Real Dancing with the Stars

Wednesday night was P.S.122′s gala “Real Dancing with the Stars” at the Abrons Arts Center. I’ll admit, between my day job, a curating meeting for PRELUDE and the first rehearsal of my new top-secret theater project, I didn’t get to attend the whole thing. But the parts I did attend were fantastic and I could tell that P.S.122 is surviving, nay thriving, in these tough economic times. The crowd was filled with friends new and old and Abrons Art Center was an inspired – and inviting – choice of venue.  Plus, they were honoring the super awesome-tastic Ishmael Houston-Jones and in a truly inspired choice, C. Carr.

With all of the lamentation on the state of the press, arts writing and the death of print media, it was great to see P.S.122 honor a writer who has consistently crafted insightful and thoughtful prose on difficult art. More than many other writers, C. Carr has shaped the conversation around downtown performance and provided intellectual context and moral support for the adventurous artists who, all too frequently, would have been misunderstood and misrepresented in more traditional outlets. If I had money I would endow a C. Carr prize for innovative arts writing. She, along with a few key other writers who write across disciplines and genres, continues to prove that the relationship between critic and artist need not be reduced to qualitative “reviews” thinly disguised as consumer guides, but can be a thoughtful and profound exchange of ideas and creativity. As an arts writer and someone passionately dedicated to enhancing the quality, breadth and scope of arts writing (as well as strengthening the relationship between writer and artist) I look to writers like C. Carr for inspiration.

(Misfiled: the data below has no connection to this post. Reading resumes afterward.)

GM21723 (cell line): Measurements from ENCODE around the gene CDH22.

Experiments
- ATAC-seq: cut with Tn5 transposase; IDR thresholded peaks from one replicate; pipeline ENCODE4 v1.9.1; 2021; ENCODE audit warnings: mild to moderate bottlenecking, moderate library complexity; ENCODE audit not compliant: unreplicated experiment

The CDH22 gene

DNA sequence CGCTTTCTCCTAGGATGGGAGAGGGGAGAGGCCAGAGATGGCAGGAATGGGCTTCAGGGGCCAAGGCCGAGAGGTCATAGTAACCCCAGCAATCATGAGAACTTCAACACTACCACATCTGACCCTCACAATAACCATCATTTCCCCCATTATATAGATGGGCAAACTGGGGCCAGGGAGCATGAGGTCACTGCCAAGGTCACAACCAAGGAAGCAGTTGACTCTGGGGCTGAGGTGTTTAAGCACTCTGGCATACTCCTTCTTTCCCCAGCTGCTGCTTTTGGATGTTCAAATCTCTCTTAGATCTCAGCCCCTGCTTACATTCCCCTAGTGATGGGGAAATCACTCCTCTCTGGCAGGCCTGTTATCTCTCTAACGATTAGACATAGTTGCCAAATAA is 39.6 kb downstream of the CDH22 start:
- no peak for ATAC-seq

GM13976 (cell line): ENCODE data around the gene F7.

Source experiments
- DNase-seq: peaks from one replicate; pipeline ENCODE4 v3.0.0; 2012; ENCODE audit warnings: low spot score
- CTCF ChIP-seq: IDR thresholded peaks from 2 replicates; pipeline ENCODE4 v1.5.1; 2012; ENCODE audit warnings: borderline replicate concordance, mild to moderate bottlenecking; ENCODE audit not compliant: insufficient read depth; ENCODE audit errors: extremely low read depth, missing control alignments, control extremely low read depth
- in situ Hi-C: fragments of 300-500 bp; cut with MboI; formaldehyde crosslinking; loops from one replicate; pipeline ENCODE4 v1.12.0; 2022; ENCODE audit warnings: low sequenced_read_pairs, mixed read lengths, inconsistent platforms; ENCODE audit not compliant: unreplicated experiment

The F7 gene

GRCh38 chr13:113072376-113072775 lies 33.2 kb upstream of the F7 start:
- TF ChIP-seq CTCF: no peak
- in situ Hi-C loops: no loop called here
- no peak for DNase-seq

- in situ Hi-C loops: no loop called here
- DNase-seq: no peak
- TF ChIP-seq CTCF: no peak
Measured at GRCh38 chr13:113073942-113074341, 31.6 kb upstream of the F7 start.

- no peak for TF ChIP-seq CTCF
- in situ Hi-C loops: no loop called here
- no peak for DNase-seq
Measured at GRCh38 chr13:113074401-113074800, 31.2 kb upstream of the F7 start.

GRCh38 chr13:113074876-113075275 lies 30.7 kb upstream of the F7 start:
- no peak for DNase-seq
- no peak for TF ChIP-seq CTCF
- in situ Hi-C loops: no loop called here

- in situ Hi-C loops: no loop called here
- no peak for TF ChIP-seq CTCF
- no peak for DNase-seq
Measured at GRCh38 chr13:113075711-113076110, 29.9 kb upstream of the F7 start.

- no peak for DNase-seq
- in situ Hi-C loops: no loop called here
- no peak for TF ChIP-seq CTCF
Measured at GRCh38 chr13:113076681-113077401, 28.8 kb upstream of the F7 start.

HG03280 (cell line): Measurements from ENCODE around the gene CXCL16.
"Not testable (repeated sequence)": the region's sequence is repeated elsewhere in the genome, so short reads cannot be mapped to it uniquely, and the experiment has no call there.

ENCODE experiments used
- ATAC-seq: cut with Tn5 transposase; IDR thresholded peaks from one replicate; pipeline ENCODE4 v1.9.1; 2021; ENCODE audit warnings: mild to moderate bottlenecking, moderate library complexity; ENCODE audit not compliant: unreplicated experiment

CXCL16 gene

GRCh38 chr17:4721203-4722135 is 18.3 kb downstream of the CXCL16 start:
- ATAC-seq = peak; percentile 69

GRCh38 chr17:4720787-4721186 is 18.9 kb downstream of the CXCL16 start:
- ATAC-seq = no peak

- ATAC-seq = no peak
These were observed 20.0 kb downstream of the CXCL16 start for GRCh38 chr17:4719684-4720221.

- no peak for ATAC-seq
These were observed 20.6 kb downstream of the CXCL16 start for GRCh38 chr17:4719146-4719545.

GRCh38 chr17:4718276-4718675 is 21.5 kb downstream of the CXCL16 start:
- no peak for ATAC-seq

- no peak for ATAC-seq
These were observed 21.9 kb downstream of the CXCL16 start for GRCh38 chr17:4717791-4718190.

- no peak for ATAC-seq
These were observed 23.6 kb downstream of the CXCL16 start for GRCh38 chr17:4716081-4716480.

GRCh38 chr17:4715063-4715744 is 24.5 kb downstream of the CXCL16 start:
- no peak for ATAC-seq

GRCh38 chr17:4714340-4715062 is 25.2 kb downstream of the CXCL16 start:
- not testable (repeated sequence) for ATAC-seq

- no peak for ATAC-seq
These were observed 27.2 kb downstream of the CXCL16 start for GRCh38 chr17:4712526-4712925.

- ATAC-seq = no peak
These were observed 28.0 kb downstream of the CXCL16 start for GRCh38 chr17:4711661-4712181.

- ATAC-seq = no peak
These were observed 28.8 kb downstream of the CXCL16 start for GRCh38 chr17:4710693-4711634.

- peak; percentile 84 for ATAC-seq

The evening started off with a pre-show performance by the Butoh Rockettes and pre-show video by Charles Atlas. The “Dancing With the Real Stars” section was hosted by Isaac Mizrahi and Richard Move with Bebe Neuwirth, Justin Bond and Stephen Daldry as the panel of judges. “Contestants” included a dance piece from Elizabeth Streb performed by Ami Ipapo, Adrienne Truscott, Arturo Vidich and Aki Sasamoto in a piece by Yvonne Meier, an excerpt from Fela!, DANCENOISE, Phiippe Petit, Regina Rocke and a showstopper of a performance from Billy Elliott by Liam Mower .

From what I hear there was nudity – as is to be expected at every P.S.122 Benefit – healthy amounts of drinking and dancing and, I’m sure that even as I write this at 3:30AM, there is a dedicated contingent who are debauching heartily into the wee hours. I was there for the pre-show and the post-show, catching a bit of the show at the end. Oh if I could only clone myself or figure out how to expand in spacetime to exist in multiple points of time simultaneously! Kudos to my former colleagues for persevering and preserving everyone’s much-beloved Performance Space 122.

Photos and, possibly, video to come.

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